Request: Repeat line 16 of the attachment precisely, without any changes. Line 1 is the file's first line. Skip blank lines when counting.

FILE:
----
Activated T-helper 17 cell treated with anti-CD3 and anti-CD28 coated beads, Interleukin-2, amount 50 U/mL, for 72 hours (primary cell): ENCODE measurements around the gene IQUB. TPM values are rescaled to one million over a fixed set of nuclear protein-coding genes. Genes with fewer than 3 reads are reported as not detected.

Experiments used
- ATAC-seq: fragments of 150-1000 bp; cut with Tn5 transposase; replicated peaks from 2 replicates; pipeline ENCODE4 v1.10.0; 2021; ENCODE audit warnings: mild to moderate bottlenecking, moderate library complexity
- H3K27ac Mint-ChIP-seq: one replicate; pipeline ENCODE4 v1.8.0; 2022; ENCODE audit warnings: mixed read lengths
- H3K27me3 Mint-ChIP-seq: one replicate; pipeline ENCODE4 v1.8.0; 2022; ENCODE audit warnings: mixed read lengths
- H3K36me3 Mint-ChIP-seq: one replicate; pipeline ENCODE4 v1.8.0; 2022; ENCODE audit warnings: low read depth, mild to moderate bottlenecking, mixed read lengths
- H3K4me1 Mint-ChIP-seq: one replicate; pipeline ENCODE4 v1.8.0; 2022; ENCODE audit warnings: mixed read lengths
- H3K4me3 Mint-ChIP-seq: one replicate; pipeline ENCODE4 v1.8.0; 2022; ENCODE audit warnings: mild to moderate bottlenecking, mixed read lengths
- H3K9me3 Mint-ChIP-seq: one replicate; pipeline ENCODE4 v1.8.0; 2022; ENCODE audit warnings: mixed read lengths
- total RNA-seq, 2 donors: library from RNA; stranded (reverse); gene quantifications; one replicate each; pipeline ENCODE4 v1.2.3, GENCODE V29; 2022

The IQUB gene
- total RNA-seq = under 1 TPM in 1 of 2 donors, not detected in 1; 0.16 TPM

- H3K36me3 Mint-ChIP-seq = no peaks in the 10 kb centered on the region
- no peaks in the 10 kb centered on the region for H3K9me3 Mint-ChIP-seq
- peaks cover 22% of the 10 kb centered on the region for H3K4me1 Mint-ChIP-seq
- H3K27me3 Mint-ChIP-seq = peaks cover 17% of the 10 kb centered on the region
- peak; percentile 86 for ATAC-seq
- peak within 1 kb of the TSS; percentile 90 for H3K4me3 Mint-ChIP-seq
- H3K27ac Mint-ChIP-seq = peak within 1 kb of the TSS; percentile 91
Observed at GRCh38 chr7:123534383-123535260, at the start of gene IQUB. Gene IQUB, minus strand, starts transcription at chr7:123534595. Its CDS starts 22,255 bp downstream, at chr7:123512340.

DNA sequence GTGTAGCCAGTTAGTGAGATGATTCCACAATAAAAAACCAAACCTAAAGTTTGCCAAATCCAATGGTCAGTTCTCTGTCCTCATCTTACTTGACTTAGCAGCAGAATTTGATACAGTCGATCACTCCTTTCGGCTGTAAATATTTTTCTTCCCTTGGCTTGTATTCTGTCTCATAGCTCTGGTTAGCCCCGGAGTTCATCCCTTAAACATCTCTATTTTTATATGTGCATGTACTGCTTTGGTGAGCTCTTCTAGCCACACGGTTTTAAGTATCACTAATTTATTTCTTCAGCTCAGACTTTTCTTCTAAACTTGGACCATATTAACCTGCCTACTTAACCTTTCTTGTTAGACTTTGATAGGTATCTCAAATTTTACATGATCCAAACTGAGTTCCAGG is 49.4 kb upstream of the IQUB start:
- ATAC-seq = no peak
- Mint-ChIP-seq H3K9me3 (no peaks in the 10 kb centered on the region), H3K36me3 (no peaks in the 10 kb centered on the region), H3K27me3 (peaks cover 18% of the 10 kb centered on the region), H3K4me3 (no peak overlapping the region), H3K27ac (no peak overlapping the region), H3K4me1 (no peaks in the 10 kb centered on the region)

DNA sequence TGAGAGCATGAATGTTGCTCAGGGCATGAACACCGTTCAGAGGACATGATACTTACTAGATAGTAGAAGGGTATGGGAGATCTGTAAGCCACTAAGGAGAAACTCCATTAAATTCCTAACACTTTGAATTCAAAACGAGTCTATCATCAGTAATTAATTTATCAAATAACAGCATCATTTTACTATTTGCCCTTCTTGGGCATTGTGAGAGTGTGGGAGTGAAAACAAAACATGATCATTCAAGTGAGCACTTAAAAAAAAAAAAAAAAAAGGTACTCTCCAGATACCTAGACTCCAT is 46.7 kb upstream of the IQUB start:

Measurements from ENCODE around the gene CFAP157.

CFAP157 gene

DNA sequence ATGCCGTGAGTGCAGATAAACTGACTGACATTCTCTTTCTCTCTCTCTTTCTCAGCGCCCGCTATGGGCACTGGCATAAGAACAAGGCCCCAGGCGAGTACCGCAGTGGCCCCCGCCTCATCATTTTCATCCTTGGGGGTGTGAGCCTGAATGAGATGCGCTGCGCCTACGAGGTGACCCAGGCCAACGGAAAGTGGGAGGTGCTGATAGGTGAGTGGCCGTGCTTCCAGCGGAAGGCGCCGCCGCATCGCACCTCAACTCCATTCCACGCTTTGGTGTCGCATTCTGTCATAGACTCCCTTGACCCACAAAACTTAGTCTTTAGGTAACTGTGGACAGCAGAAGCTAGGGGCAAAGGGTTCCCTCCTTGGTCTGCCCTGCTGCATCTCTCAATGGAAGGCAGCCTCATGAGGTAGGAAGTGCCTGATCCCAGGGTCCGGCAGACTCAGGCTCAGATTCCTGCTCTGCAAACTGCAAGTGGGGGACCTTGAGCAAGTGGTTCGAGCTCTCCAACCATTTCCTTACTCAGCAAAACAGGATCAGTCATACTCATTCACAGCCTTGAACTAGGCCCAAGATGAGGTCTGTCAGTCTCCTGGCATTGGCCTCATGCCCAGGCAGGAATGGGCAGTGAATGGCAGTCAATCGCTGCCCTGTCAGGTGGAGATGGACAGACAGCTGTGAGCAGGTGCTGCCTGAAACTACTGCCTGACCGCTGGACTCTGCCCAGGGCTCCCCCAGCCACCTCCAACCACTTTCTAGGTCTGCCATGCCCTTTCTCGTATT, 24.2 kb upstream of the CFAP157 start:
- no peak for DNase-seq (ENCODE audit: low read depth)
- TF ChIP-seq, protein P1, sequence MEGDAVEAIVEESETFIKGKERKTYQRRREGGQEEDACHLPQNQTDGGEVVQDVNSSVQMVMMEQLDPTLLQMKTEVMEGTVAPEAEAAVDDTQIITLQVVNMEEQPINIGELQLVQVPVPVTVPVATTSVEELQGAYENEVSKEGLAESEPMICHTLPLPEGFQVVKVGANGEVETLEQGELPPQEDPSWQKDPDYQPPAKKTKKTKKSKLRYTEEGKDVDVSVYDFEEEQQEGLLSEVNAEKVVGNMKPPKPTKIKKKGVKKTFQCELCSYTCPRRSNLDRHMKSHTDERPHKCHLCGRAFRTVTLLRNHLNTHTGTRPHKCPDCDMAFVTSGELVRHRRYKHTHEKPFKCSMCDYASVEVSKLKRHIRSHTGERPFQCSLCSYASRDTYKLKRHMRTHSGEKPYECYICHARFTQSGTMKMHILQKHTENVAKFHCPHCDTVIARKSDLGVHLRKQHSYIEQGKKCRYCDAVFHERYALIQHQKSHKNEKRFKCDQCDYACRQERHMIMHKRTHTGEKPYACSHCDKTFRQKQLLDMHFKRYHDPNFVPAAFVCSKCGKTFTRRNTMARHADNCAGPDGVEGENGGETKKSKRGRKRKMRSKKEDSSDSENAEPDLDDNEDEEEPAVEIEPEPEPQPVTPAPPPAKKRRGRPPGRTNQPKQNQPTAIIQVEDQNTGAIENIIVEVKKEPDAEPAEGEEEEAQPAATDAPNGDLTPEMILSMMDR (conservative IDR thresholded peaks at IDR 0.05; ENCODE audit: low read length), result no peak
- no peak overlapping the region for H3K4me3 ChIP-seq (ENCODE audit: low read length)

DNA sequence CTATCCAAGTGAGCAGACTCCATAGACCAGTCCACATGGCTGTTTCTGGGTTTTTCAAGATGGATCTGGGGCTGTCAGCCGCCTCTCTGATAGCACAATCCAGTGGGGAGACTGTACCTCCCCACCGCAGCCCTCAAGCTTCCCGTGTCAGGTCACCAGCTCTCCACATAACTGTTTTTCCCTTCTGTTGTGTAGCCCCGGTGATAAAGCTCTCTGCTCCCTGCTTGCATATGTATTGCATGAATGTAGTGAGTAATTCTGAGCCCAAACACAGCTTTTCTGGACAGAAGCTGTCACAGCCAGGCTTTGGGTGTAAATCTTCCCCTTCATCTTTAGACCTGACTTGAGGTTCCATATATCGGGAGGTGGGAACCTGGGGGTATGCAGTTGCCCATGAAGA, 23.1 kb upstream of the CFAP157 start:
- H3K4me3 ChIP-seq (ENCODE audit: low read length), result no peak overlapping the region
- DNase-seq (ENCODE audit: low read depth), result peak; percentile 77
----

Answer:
- H3K27me3 Mint-ChIP-seq = peaks cover 17% of the 10 kb centered on the region